And here is my cleaned-up kitchen with its eclectic mixture of woods and colors. I love it! And I love the wonderfully creative fix that Dear Husband came up with and worked so hard to accomplish. Many thanks Dear Husband! I so appreciate all you do to make our home comfortable and lovely. Everything is back in order just in time for holiday cooking and baking, not to mention the adult children, who will begin arriving in just over two weeks...

Saturday, November 07, 2015

Pardon Me While I Find My Groove

After a spring and summer filled with family, special events, travel, and relationships, I returned to Jordan in the midst of transition, and not just the usual transition which takes place after being away from home for a couple of months. This was The Big One: Dear Husband and I returned to Jordan without children, without plans for another year of homeschooling.

The last two months months have been good but different. I expected different, but I just didn't know in what ways they would be different.

I expected to be sadder. I have been surprisingly (to me) un-sad. Though I miss Tayta's daily presence in our house, I have been blessed by her daily presence and joyful spirit via Skype, Facebook, and Instagram. (I refer to my first and new smartphone as my baby-monitor. I was kind of proud that I raised four children without the traditional kind, but now I am very dependent on and loving the smart-phone kind). And, Tayta is thriving in her college experience so far. I give thanks to God for her joyful transition to a new location, new relationships, new studies, new challenges, and new experiences.

I expected that Dear Husband and I would need to take some time to become re-oriented to our marriage relationship and to spending more time together, just the two of us, all.the.time. Happily, that took all of about one day. I was encouraged to find that we merged together as a just-the-two-of-us family quite easily and that we both enjoyed spending more time together with no awkward, who's-that-stranger moments. Our 30th Anniversary, celebrated in June, was the most meaningful one so far, and I'm still thinking about all the meaning in it. Better than a second honeymoon. God is good.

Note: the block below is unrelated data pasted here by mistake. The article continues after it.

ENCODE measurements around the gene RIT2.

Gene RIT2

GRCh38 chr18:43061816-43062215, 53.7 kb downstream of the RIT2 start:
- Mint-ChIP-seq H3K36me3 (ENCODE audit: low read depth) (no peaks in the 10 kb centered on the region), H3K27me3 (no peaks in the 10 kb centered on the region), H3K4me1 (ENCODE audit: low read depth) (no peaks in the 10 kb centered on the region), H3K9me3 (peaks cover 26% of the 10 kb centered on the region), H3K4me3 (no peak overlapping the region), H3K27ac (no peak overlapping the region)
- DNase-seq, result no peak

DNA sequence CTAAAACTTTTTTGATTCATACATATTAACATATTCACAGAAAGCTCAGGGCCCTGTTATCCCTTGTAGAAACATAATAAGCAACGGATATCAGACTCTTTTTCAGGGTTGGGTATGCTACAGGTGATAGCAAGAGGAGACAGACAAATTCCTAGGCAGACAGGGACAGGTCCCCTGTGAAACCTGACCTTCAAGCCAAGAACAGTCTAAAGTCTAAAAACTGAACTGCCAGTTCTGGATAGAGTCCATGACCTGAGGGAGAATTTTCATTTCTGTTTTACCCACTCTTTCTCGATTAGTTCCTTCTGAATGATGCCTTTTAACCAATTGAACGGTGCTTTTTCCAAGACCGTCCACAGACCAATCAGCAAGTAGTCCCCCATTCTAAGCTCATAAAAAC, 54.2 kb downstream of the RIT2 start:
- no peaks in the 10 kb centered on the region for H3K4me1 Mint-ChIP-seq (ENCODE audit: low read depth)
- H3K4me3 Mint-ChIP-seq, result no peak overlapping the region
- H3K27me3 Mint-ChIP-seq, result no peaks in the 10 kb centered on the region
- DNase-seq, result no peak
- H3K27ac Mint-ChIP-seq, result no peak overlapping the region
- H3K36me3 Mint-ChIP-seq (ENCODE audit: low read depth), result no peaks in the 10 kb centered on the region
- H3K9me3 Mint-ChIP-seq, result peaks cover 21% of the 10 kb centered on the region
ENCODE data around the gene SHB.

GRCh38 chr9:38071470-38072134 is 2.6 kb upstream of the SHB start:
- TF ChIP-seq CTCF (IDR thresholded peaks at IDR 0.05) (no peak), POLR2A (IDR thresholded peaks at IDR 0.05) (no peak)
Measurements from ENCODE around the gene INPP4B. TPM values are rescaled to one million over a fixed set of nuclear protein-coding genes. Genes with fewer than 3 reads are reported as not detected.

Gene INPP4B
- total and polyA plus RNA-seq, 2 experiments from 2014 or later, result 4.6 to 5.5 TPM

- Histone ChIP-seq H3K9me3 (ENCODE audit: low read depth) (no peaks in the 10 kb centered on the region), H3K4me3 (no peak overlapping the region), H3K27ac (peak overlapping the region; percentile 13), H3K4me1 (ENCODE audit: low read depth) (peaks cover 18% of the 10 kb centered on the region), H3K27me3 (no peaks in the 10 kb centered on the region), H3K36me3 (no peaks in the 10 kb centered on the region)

I expected to get caught up on a lot of creative projects that I've had on my mind, and some in progress, for years. I expected to read and write more. These things aren't really happening yet and I'm still trying to figure out why. A new friend recently shared about being transition and she mentioned that her her life rhythms have changed and that she is still getting used to that. Yes! That resonated with my. My rhythms have changed and are changing and I'm still in the process of finding my groove. I wonder if it will take a while.

What am I doing?? People ask me this question all the time now, and I pose this question to myself as well. Lots of different things, which I realize may make it more difficult to settle into new rhythms. The one regular endeavor that I've begun is Arabic study. This is is a very humbling undertaking at 50+ years of age, not to mention having lived in the Middle East for 27 years, but I am enjoying it. I'm enjoying more time for relationships outside the home, some with other women, and some with couples as I join with Dear Husband in spending time with others. And, I'm going to bed before midnight. That is a good thing.

And as for my blog: I plan to keep blogging, but perhaps I just need to adjust to my quotidian life a little more before I know how to do that. In the past years I have blogged a lot about my family and home life, and that is what has changed the most--at least as far as everyday life goes. I enjoy keeping in touch with friends and family through my blog, sharing recipes, pictures, etc. and just last week Dear Husband, as he scrolled through past posts, commented that he was really thankful that I had blogged over the years; a lot of memories, a lot to give thanks for.